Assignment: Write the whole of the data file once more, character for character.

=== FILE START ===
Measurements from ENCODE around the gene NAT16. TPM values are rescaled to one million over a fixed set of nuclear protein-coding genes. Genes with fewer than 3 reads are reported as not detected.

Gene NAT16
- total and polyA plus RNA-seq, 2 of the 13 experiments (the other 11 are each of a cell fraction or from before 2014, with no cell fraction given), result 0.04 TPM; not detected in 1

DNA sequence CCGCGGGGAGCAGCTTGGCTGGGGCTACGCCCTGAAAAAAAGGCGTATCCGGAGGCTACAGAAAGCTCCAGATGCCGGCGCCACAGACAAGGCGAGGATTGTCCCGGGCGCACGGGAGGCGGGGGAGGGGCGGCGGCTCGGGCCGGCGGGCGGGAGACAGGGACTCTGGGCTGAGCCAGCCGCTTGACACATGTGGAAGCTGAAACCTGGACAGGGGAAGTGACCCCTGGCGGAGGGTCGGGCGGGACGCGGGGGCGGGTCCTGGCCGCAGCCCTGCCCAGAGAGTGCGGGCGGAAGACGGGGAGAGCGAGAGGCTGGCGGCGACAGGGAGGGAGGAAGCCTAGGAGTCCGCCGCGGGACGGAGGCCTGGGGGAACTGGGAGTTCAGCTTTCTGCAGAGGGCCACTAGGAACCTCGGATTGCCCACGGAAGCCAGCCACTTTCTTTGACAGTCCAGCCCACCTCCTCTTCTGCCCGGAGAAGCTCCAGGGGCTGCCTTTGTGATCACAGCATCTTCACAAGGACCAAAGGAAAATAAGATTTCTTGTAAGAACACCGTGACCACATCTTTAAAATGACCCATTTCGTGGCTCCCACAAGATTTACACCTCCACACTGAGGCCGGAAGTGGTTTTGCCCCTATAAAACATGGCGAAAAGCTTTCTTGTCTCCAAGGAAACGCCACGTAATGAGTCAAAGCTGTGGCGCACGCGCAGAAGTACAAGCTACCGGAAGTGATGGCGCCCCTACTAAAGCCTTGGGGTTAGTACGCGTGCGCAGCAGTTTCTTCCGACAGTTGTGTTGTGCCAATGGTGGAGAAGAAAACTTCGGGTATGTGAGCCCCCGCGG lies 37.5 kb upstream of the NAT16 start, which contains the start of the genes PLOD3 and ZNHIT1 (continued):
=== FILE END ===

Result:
Measurements from ENCODE around the gene NAT16. TPM values are rescaled to one million over a fixed set of nuclear protein-coding genes. Genes with fewer than 3 reads are reported as not detected.

Gene NAT16
- total and polyA plus RNA-seq, 2 of the 13 experiments (the other 11 are each of a cell fraction or from before 2014, with no cell fraction given), result 0.04 TPM; not detected in 1

DNA sequence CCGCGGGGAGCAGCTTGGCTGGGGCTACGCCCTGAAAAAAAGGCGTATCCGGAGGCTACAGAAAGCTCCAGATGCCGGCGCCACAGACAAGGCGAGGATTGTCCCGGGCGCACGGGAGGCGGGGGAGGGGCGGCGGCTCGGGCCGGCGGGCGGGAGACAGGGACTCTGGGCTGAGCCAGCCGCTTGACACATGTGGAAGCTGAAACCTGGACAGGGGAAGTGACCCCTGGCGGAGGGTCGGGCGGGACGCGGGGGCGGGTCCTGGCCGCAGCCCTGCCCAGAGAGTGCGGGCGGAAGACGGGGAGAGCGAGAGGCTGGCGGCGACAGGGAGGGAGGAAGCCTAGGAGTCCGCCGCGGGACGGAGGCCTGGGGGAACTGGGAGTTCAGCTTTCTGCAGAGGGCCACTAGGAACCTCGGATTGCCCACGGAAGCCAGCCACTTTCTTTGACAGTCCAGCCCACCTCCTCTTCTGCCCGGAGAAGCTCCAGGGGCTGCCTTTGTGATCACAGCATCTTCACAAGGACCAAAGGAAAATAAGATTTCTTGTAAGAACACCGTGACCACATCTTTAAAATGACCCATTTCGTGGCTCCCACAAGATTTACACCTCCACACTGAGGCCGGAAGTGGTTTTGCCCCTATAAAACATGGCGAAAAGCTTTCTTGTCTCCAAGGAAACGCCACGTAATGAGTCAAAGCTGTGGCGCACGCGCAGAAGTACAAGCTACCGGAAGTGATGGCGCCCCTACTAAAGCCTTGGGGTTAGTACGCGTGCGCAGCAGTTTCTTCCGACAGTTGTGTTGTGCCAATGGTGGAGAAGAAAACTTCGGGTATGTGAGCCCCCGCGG lies 37.5 kb upstream of the NAT16 start, which contains the start of the genes PLOD3 and ZNHIT1 (continued):